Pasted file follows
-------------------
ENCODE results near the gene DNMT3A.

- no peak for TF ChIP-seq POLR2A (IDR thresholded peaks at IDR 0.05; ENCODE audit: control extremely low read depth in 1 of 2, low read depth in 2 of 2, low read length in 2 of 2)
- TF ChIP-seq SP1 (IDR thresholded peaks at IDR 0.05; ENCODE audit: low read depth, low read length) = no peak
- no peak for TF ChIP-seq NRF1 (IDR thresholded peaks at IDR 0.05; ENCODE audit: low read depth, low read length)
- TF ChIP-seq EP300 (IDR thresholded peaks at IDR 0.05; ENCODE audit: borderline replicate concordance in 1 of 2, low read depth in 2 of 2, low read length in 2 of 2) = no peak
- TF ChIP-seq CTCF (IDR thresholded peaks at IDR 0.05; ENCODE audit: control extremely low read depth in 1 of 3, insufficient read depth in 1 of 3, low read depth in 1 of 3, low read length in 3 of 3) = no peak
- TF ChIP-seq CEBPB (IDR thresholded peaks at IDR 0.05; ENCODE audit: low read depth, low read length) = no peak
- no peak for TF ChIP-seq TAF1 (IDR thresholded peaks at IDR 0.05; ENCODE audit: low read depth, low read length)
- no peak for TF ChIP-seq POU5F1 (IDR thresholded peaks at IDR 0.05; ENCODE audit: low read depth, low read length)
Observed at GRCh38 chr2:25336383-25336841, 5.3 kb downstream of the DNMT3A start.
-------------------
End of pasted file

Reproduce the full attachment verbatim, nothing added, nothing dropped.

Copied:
ENCODE results near the gene DNMT3A.

- no peak for TF ChIP-seq POLR2A (IDR thresholded peaks at IDR 0.05; ENCODE audit: control extremely low read depth in 1 of 2, low read depth in 2 of 2, low read length in 2 of 2)
- TF ChIP-seq SP1 (IDR thresholded peaks at IDR 0.05; ENCODE audit: low read depth, low read length) = no peak
- no peak for TF ChIP-seq NRF1 (IDR thresholded peaks at IDR 0.05; ENCODE audit: low read depth, low read length)
- TF ChIP-seq EP300 (IDR thresholded peaks at IDR 0.05; ENCODE audit: borderline replicate concordance in 1 of 2, low read depth in 2 of 2, low read length in 2 of 2) = no peak
- TF ChIP-seq CTCF (IDR thresholded peaks at IDR 0.05; ENCODE audit: control extremely low read depth in 1 of 3, insufficient read depth in 1 of 3, low read depth in 1 of 3, low read length in 3 of 3) = no peak
- TF ChIP-seq CEBPB (IDR thresholded peaks at IDR 0.05; ENCODE audit: low read depth, low read length) = no peak
- no peak for TF ChIP-seq TAF1 (IDR thresholded peaks at IDR 0.05; ENCODE audit: low read depth, low read length)
- no peak for TF ChIP-seq POU5F1 (IDR thresholded peaks at IDR 0.05; ENCODE audit: low read depth, low read length)
Observed at GRCh38 chr2:25336383-25336841, 5.3 kb downstream of the DNMT3A start.